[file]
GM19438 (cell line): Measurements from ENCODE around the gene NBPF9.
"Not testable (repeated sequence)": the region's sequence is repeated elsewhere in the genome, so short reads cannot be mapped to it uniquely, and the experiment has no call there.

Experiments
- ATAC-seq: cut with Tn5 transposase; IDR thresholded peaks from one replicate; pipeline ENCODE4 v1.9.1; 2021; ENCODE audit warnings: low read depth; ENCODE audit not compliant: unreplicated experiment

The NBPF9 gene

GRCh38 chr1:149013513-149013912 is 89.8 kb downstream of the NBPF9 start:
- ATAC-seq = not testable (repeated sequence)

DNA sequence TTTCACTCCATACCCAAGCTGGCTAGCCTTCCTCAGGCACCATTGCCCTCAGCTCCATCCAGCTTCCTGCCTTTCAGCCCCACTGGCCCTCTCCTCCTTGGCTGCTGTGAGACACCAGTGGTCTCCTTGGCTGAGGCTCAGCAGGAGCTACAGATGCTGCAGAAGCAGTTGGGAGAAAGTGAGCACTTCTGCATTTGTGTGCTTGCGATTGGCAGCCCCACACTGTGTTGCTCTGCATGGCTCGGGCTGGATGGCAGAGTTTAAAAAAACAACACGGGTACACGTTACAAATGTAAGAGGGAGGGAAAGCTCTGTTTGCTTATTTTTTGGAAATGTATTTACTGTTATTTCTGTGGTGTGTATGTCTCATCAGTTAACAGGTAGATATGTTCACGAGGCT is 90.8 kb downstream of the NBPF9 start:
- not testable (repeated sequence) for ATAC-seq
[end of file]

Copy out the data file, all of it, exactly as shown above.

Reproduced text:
GM19438 (cell line): Measurements from ENCODE around the gene NBPF9.
"Not testable (repeated sequence)": the region's sequence is repeated elsewhere in the genome, so short reads cannot be mapped to it uniquely, and the experiment has no call there.

Experiments
- ATAC-seq: cut with Tn5 transposase; IDR thresholded peaks from one replicate; pipeline ENCODE4 v1.9.1; 2021; ENCODE audit warnings: low read depth; ENCODE audit not compliant: unreplicated experiment

The NBPF9 gene

GRCh38 chr1:149013513-149013912 is 89.8 kb downstream of the NBPF9 start:
- ATAC-seq = not testable (repeated sequence)

DNA sequence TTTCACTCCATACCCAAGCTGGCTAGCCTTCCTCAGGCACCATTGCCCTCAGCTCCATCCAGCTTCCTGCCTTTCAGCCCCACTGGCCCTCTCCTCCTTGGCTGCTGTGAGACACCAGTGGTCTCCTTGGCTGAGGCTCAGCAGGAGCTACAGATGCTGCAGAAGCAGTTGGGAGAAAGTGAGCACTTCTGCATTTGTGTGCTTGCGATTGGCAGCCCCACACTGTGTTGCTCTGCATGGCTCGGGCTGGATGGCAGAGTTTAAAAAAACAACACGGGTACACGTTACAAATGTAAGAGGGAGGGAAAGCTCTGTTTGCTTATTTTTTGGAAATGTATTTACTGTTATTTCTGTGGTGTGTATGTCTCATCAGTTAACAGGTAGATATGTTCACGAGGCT is 90.8 kb downstream of the NBPF9 start:
- not testable (repeated sequence) for ATAC-seq